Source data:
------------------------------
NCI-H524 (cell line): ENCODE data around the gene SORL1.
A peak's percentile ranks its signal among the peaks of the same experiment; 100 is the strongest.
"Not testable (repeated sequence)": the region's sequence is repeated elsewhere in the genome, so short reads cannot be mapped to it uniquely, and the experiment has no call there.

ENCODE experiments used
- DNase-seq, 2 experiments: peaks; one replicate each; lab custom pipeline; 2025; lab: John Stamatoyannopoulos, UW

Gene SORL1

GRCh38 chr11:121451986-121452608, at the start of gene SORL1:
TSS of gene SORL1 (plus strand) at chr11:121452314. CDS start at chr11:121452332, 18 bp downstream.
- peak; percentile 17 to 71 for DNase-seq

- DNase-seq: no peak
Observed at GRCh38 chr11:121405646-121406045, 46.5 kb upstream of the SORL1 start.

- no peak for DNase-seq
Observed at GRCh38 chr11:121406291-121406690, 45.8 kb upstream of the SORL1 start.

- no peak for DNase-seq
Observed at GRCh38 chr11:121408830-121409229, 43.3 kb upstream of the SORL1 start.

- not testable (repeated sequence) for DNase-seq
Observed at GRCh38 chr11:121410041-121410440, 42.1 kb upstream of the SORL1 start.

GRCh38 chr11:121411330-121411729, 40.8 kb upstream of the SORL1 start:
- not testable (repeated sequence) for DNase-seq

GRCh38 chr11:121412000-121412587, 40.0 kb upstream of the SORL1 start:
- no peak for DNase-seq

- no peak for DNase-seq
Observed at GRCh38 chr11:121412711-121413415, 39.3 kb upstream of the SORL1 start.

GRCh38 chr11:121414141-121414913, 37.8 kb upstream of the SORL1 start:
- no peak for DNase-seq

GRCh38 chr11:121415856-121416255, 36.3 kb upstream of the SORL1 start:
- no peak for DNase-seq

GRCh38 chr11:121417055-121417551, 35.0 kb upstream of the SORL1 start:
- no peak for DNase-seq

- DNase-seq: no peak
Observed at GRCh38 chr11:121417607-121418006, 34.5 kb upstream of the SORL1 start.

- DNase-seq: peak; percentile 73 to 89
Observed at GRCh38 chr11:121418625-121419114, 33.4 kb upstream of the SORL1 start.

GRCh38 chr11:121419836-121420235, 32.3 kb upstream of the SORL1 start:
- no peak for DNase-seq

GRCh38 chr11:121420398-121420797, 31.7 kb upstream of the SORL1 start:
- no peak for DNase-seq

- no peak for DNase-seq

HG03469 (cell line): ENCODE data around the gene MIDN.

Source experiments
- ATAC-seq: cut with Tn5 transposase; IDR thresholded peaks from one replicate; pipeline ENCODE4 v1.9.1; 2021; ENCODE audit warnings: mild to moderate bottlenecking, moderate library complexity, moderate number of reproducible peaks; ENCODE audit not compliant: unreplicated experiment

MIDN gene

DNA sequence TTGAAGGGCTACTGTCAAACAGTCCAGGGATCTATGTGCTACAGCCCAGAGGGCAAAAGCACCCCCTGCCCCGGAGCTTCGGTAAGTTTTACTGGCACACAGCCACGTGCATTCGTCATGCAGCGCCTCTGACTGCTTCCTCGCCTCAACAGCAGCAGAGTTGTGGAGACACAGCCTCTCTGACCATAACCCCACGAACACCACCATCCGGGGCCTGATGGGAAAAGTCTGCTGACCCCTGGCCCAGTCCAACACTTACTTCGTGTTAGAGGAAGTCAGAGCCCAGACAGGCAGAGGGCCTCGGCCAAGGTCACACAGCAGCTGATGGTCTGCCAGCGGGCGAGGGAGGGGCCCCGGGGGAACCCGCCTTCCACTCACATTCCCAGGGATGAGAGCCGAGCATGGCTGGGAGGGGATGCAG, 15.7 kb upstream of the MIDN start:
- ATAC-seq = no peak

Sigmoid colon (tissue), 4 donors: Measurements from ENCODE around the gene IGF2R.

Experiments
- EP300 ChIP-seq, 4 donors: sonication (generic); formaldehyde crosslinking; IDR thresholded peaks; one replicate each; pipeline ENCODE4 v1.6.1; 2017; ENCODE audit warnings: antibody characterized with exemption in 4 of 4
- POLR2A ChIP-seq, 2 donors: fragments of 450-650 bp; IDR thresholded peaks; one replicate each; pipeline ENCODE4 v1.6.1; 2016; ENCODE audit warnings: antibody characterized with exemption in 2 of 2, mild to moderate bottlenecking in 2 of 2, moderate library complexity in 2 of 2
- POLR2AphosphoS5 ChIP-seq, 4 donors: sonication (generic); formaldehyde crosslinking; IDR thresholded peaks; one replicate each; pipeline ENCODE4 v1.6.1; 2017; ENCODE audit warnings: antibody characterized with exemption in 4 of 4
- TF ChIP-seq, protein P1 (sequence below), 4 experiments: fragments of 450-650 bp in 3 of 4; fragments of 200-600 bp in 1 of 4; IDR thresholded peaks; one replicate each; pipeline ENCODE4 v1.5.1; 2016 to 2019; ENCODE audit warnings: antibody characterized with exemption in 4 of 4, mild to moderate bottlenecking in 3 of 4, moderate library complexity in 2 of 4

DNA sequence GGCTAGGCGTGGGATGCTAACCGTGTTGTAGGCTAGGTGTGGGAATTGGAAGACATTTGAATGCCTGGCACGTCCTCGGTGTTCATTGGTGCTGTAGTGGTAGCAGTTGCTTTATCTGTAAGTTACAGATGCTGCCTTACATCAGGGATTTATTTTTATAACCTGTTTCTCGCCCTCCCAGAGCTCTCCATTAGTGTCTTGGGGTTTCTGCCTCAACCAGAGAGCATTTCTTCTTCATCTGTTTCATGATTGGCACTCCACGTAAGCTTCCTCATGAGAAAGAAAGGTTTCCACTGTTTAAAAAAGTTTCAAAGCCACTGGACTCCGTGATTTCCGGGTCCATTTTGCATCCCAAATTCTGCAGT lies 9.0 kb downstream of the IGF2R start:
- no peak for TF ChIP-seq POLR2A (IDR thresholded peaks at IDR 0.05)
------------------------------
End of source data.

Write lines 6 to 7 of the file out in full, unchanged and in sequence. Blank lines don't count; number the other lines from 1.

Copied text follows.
Gene SORL1

GRCh38 chr11:121451986-121452608, at the start of gene SORL1: